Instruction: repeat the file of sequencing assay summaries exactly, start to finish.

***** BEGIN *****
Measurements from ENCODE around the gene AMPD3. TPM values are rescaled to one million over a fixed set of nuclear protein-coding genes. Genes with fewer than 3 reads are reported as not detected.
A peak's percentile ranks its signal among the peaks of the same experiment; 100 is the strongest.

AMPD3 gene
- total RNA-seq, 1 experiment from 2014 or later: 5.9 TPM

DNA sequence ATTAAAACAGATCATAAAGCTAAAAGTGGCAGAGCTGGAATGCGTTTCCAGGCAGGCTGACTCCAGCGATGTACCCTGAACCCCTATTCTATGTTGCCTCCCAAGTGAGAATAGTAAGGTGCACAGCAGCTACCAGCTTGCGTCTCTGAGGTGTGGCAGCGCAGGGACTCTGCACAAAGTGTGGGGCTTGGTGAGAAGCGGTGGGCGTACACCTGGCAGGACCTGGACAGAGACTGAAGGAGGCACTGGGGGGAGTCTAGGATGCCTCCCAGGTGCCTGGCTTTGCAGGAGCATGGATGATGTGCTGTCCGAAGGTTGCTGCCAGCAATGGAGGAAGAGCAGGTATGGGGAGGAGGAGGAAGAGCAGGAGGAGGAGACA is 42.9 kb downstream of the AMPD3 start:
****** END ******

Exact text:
Measurements from ENCODE around the gene AMPD3. TPM values are rescaled to one million over a fixed set of nuclear protein-coding genes. Genes with fewer than 3 reads are reported as not detected.
A peak's percentile ranks its signal among the peaks of the same experiment; 100 is the strongest.

AMPD3 gene
- total RNA-seq, 1 experiment from 2014 or later: 5.9 TPM

DNA sequence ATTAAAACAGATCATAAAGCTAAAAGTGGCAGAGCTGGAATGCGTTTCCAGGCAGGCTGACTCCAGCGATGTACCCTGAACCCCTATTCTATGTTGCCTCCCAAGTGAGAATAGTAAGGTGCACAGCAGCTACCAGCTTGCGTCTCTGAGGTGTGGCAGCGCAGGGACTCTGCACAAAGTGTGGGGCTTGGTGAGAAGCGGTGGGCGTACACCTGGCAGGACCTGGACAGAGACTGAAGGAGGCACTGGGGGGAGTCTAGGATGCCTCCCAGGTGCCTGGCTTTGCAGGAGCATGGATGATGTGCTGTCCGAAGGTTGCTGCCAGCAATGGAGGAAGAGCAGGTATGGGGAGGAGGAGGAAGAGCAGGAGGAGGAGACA is 42.9 kb downstream of the AMPD3 start: